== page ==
High-tech wizards have tried to get us to use our computers to control so many mundane daily tasks: opening and closing the drapes, turning on the hot tub, setting back our thermostats.
But so far, we’ve resisted, finding a quick yank on the drapery pull easy enough.
But here’s a device that might tip us toward high tech: a computer-controlled and weather-report-influenced sprinkler system.
Here’s how the Cyber-Rain system works: You program into your computer how much water and when you’d like each zone in your automatic sprinkler system to get. What are your zones? You name them in the software so you can recall them easier, such as the “side yard near Bob and Jean’s house.” Or the “strip near the street.”
The Cyber-Rain Access Point gizmo (which attaches through a USB port to your PC) sends a wireless signal to the controller telling it what to do and when. And it keeps track of water usage. And it adjusts for Daylight Savings Time.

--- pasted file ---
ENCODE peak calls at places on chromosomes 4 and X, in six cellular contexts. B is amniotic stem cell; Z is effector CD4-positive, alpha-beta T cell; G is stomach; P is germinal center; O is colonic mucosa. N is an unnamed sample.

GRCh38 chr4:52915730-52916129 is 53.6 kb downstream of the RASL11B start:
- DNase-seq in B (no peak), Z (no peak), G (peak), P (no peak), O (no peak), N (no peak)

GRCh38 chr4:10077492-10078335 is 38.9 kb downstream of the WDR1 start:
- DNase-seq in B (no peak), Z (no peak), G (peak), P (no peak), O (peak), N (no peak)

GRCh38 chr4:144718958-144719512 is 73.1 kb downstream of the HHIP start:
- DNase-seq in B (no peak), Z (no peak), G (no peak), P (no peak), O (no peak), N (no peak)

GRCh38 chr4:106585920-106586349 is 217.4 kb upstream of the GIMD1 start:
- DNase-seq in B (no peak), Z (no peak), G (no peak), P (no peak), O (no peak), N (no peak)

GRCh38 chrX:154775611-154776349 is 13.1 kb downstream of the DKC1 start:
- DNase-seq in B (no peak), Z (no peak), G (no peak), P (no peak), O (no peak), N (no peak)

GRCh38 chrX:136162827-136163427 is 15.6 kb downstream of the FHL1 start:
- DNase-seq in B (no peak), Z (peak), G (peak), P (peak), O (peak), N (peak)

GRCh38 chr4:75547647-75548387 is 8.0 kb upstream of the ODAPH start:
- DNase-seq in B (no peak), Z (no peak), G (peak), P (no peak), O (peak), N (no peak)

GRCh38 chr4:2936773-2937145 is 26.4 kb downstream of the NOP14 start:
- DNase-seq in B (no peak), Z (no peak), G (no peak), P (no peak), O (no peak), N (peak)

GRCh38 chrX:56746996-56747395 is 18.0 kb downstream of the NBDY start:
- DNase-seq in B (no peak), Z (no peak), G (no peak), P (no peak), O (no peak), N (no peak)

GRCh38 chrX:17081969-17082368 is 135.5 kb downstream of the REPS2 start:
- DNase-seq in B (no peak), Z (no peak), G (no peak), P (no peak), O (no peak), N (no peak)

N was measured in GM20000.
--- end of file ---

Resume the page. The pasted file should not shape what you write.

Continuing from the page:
But here’s the cool part: The software checks the weather report each day through your computer and, if rain is indicated, it’ll shut down watering for the following 24 hours.
According to the company: “Nearly 70 percent of landscape watering ends up as runoff contributing directly to pollution and water waste. The EPA ranks urban runoff and storm sewer discharges as the second most prevalent source of water quality impairment in our nation’s estuaries.”
The system costs $349 and the company claims it will likely pay for itself in seven months because of decreased water usage.